Desperately Seeking Susan’ (1985)

The director Susan Seidelman was just trying to make a small New York comedy when she cast a somewhat popular club performer in the title role of this 1985 film; by the time it came out, that actress, Madonna, had become one of the biggest stars on the planet. Yet her persona doesn’t eclipse Seidelman’s screwball-tinged presentation; “Susan” is energetic and engaging, while simultaneously capturing a distinct moment in the city’s subculture. Our critic called it “a terrifically genial New York City farce.”

The Texas Chain Saw Massacre’ (1974)

Made on the cheap one scorching Austin summer, this terrifying thrill ride became one of the most iconic horror movies of its generation. But it’s no mere blood-and-guts fest — contrary to its title, there’s hardly any graphic gore at all. It connected with audiences (and remains lodged in the psyche of those who’ve experienced it) because of its relentless intensity: Director Tobe Hooper (“Poltergeist”) puts his audience in a vice for 83 merciless minutes and keeps turning the crank. The film’s low budget and cast of unknown actors only contributes to its ferocity; it has the grainy, out-of-nowhere doom of a snuff film.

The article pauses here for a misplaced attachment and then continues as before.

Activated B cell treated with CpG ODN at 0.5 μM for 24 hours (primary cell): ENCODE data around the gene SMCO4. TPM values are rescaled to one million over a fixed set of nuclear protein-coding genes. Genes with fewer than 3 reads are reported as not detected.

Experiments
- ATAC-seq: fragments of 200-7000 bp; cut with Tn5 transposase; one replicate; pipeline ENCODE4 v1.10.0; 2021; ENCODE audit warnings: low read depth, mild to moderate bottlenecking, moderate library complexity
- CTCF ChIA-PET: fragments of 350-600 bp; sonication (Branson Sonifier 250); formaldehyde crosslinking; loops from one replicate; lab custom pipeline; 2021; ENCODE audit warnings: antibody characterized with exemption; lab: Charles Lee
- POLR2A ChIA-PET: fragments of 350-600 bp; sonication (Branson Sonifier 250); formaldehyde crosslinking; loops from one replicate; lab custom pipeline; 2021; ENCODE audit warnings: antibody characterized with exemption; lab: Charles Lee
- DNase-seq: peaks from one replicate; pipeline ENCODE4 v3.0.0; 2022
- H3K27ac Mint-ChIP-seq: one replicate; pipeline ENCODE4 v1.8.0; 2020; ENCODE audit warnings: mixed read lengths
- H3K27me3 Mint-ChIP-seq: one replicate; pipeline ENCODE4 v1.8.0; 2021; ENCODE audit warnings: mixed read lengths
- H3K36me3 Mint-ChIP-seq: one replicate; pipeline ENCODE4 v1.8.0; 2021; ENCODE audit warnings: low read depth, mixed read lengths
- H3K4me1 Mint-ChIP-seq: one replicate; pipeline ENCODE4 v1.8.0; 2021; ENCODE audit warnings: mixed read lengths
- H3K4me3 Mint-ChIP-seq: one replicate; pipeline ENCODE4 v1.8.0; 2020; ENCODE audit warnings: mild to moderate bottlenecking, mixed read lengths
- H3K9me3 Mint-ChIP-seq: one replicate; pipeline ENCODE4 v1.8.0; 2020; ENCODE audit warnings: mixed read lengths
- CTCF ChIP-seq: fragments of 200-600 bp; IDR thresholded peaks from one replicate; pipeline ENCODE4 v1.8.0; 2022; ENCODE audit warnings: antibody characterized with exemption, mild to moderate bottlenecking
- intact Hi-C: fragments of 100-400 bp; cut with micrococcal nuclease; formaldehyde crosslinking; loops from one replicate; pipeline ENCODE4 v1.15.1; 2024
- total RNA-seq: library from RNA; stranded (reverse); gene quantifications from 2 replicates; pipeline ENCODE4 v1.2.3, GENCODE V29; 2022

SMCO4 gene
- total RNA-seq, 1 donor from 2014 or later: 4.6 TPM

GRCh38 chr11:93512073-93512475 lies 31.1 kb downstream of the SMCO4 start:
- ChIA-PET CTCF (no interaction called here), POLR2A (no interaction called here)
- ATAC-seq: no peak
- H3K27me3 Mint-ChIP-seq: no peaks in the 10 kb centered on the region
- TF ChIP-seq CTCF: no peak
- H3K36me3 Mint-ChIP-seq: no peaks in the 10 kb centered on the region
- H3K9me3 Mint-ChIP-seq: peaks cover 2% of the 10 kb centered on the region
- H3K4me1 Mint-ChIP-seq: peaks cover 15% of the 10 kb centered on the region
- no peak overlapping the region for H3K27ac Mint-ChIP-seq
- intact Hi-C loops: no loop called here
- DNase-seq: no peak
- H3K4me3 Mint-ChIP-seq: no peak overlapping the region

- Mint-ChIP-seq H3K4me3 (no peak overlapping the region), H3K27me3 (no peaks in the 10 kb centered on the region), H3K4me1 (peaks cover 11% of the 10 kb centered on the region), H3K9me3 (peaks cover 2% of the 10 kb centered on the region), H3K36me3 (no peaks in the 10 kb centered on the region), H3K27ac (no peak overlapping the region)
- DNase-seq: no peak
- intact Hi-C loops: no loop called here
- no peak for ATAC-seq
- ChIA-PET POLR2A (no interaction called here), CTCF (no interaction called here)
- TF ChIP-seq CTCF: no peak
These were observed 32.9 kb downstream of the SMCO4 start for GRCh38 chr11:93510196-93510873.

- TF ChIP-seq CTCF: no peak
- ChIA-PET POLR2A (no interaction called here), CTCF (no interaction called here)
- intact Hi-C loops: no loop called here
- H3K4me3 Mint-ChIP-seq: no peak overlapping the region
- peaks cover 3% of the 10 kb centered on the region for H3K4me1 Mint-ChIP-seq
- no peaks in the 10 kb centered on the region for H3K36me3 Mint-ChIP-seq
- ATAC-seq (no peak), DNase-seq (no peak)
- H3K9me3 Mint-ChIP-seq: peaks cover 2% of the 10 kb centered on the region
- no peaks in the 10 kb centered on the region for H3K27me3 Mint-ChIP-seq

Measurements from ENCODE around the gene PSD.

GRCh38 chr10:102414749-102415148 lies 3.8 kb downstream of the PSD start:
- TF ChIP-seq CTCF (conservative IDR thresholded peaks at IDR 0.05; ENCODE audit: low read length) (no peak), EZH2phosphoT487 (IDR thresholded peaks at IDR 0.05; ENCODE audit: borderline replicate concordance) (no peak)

The Central Park Five’ (2012)

In 1989, the country was shocked by the sexual assault and near-death of a young white jogger in Central Park. Five black and Latino youths were quickly charged, tried, sentenced and imprisoned — until a serial rapist confessed over a decade later, his claim borne out by DNA evidence. This informative and infuriating documentary by Ken Burns, Sarah Burns and David McMahon meticulously details the charged atmosphere in which the five teenagers were accused and convicted, as well as the tremendous personal toll taken by this miscarriage of justice. Our critic called it “emotionally stirring.”

Reds’ (1981)

Warren Beatty won an Oscar for this, his first solo directorial effort — an ambitious, sweeping historical epic, yet one that is grounded by earthy humor and carefully constructed relationships. He also co-wrote it and stars as John Reed, the radical American journalist; Diane Keaton is Louise Bryant, his on-again, off-again lover, with Jack Nicholson, Maureen Stapleton and Paul Sorvino turning up as fellow rabble-rousers. Our critic called it “an extraordinary film, a big romantic adventure movie, the best since David Lean’s ‘Lawrence of Arabia.’”

The Farewell (2019)